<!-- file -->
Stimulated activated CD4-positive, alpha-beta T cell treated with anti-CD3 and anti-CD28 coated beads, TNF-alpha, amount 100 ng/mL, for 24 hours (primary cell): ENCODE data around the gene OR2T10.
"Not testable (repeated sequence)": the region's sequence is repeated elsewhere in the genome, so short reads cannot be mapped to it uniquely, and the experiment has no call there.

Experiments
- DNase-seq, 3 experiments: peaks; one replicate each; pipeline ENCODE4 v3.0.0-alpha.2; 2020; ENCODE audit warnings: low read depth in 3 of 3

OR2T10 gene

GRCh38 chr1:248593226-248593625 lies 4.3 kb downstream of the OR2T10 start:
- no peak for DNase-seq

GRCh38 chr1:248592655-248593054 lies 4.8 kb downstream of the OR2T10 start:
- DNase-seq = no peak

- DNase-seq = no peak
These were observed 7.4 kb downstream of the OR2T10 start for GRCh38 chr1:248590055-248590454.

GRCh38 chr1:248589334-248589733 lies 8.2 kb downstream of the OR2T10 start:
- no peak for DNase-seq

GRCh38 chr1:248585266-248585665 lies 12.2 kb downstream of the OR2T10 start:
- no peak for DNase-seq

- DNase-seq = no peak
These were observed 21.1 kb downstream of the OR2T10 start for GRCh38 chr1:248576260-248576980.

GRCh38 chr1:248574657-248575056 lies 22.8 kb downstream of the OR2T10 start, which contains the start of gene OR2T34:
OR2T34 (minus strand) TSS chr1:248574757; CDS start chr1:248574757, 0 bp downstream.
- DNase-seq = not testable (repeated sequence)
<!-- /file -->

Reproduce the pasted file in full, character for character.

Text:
Stimulated activated CD4-positive, alpha-beta T cell treated with anti-CD3 and anti-CD28 coated beads, TNF-alpha, amount 100 ng/mL, for 24 hours (primary cell): ENCODE data around the gene OR2T10.
"Not testable (repeated sequence)": the region's sequence is repeated elsewhere in the genome, so short reads cannot be mapped to it uniquely, and the experiment has no call there.

Experiments
- DNase-seq, 3 experiments: peaks; one replicate each; pipeline ENCODE4 v3.0.0-alpha.2; 2020; ENCODE audit warnings: low read depth in 3 of 3

OR2T10 gene

GRCh38 chr1:248593226-248593625 lies 4.3 kb downstream of the OR2T10 start:
- no peak for DNase-seq

GRCh38 chr1:248592655-248593054 lies 4.8 kb downstream of the OR2T10 start:
- DNase-seq = no peak

- DNase-seq = no peak
These were observed 7.4 kb downstream of the OR2T10 start for GRCh38 chr1:248590055-248590454.

GRCh38 chr1:248589334-248589733 lies 8.2 kb downstream of the OR2T10 start:
- no peak for DNase-seq

GRCh38 chr1:248585266-248585665 lies 12.2 kb downstream of the OR2T10 start:
- no peak for DNase-seq

- DNase-seq = no peak
These were observed 21.1 kb downstream of the OR2T10 start for GRCh38 chr1:248576260-248576980.

GRCh38 chr1:248574657-248575056 lies 22.8 kb downstream of the OR2T10 start, which contains the start of gene OR2T34:
OR2T34 (minus strand) TSS chr1:248574757; CDS start chr1:248574757, 0 bp downstream.
- DNase-seq = not testable (repeated sequence)